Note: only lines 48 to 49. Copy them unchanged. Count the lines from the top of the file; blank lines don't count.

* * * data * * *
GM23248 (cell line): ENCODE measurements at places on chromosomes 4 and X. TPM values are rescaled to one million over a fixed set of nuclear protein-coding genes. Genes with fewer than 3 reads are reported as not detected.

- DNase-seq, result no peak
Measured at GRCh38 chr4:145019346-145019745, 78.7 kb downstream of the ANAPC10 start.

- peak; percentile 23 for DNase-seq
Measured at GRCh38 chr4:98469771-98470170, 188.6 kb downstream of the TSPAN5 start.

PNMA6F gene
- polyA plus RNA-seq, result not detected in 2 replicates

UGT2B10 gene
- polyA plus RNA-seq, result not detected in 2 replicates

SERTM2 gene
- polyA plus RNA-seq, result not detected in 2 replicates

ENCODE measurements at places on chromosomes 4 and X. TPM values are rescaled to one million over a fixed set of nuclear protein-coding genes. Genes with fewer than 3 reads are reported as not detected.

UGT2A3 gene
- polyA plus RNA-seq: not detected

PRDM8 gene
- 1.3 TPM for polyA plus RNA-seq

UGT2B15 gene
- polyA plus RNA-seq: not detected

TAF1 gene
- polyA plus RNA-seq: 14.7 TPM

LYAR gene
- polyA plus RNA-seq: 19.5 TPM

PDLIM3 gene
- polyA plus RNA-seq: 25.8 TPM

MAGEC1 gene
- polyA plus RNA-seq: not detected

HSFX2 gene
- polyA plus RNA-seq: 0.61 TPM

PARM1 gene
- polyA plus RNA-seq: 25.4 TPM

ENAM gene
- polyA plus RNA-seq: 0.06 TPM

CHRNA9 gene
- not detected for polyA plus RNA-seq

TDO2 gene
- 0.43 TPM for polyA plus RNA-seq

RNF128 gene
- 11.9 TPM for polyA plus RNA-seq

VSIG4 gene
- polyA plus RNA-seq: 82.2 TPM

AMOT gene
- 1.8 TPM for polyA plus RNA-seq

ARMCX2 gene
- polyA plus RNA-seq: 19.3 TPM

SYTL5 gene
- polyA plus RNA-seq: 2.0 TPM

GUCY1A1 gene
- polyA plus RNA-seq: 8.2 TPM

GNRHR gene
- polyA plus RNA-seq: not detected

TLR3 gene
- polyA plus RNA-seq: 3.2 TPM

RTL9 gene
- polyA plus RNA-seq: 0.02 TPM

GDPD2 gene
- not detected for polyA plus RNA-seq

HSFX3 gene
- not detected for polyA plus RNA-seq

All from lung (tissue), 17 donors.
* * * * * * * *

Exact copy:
- polyA plus RNA-seq: 8.2 TPM

GNRHR gene